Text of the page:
It's not a fun time to be a Qualcomm lawyer as the company is in trouble in China, Europe and the U.S. In China, the company is under an 11-month antitrust investigation, while the U.S. Federal Trade Commission has a preliminary investigation into a potential breach of licensing terms and the European Commission, which loves to squeeze billions out of successful American companies are investigating rebates and other financial incentives in the sale of its chips.
Qualcomm issued a warning last week, along with its earnings, that the antitrust investigation and problems collecting royalties in China could hurt its business in that country, and admitted to the U.S. and European investigations for the first time.
The China problem has gone on for a while, but Reuters reports Qualcomm could face a fine of more than $1 billion in China from the National Development and Reform Commission (NDRC) investigation, and the company could be forced to make concessions in how it collects royalties on patents.
As for the U.S. investigation, the company said it was notified on September 17 that the FTC probe had begun a probe into violations of Section 5 of the Federal Trade Commission Act, which prohibits "unfair or deceptive acts or practices in or affecting commerce."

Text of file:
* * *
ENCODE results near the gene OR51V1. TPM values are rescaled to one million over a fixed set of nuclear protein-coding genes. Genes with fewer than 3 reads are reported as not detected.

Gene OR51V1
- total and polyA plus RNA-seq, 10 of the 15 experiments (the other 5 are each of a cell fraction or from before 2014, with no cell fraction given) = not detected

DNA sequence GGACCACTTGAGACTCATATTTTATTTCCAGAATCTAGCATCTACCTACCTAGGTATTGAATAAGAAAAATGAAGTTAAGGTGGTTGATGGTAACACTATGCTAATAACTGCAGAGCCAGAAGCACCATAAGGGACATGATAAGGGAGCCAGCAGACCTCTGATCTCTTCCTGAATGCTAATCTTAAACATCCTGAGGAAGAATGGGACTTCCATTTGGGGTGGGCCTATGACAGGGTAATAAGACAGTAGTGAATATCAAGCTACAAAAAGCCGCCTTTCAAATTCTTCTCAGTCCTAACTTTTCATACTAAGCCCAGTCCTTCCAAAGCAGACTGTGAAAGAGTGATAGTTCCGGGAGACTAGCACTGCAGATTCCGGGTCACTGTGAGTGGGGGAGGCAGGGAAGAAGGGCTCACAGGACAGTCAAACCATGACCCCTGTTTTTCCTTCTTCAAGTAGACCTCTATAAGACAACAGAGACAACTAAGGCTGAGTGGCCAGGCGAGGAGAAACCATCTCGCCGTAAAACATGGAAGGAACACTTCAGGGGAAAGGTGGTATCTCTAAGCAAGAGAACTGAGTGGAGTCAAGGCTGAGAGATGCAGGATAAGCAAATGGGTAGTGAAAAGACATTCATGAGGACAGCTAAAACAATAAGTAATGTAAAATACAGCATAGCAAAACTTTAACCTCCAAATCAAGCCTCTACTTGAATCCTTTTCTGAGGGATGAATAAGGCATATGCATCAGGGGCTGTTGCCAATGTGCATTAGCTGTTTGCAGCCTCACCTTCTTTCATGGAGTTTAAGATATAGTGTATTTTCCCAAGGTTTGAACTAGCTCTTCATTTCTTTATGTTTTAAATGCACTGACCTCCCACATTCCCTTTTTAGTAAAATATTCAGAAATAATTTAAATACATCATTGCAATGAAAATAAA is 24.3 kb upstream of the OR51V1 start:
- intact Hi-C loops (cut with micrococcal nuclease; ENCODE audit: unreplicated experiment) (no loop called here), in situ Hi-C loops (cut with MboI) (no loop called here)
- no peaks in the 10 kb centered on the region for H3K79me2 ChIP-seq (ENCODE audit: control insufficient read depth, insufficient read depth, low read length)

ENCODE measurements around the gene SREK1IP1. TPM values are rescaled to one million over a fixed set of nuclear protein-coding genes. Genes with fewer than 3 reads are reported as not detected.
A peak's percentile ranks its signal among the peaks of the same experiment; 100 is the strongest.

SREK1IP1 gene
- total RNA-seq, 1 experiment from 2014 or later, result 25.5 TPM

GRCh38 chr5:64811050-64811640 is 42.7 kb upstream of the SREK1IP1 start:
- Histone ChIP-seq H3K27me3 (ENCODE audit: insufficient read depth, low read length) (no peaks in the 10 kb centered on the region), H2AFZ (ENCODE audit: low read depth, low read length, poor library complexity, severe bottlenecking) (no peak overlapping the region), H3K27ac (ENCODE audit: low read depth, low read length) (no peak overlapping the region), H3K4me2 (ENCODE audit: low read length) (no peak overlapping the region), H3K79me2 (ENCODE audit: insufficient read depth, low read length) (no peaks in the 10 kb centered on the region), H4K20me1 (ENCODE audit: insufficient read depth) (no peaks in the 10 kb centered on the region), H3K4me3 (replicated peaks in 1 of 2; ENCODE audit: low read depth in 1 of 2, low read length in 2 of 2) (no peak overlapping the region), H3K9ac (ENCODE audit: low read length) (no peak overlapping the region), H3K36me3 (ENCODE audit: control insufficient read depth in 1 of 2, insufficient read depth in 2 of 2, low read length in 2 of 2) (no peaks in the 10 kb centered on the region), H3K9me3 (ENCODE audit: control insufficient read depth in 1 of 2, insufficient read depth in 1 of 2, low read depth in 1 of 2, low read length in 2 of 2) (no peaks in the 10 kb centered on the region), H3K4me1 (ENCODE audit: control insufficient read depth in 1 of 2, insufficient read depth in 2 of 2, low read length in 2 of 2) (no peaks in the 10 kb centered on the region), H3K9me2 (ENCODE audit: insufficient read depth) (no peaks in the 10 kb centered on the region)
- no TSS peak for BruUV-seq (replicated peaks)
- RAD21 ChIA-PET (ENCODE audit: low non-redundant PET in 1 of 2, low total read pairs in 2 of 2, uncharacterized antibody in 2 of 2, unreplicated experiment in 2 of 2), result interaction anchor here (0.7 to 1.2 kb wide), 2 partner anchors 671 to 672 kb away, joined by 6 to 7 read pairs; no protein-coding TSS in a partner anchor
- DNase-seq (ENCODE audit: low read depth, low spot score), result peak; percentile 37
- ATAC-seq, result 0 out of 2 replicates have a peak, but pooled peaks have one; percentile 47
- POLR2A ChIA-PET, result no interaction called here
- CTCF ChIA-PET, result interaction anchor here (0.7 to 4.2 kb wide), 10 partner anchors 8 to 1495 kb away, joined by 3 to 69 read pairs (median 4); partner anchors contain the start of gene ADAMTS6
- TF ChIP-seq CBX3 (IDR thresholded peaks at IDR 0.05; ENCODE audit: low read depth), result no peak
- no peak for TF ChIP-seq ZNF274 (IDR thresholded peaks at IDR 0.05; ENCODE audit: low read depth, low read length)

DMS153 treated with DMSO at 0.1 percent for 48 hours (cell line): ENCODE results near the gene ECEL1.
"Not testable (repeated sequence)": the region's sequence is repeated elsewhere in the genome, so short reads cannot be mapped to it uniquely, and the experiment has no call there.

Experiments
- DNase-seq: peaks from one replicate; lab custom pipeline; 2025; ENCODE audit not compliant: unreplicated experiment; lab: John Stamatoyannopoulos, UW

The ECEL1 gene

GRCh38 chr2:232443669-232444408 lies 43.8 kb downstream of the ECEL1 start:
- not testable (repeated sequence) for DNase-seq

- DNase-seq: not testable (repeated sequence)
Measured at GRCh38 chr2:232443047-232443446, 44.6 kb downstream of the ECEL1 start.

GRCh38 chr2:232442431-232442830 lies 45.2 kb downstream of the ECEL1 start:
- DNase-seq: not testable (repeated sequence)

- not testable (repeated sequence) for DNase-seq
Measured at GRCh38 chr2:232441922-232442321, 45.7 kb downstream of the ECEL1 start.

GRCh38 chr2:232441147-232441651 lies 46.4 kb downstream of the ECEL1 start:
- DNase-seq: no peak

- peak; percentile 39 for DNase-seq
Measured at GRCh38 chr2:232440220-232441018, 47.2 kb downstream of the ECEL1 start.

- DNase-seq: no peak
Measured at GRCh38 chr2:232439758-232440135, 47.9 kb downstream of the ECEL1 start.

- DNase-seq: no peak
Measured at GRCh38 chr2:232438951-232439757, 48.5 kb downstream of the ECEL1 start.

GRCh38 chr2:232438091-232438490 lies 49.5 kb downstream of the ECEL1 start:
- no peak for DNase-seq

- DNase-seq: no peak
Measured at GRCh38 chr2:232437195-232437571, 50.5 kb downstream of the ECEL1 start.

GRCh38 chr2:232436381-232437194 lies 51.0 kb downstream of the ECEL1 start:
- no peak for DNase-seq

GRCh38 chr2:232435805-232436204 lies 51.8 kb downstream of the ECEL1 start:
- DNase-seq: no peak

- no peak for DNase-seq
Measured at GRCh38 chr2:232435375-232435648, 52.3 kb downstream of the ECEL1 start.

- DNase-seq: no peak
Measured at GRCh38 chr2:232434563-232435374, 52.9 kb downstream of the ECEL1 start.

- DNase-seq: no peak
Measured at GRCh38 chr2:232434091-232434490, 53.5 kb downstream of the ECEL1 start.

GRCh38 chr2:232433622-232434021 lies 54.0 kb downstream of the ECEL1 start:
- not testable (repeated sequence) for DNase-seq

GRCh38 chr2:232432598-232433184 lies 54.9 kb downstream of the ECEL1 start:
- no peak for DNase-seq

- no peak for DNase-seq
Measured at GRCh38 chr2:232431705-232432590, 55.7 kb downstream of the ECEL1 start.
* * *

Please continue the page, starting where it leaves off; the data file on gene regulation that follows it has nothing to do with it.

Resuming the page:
If a violation is found, the FTC has a broad range of remedies at its disposal, including imposing a fine or requiring modifications to Qualcomm's licensing practices.
On October 15, 2014, the EC notified Qualcomm of its investigation concerning primarily the sale and/or marketing of baseband chipsets, including alleged conditions relating to the use of rebates and/or other financial incentives. But since the investigation is in its early stages, Qualcomm has no idea where this might go.
Normally when a company starts throwing its weight around and becoming a bully to OEMs, you hear about it before the government investigations kick in. In the case of Qualcomm, there weren't any rumblings in my direction.
And despite my disdain for the EC (its former chief Neelie Kroes in particular), where there's investigative smoke there is usually fire. So we'll wait and see how this plays out.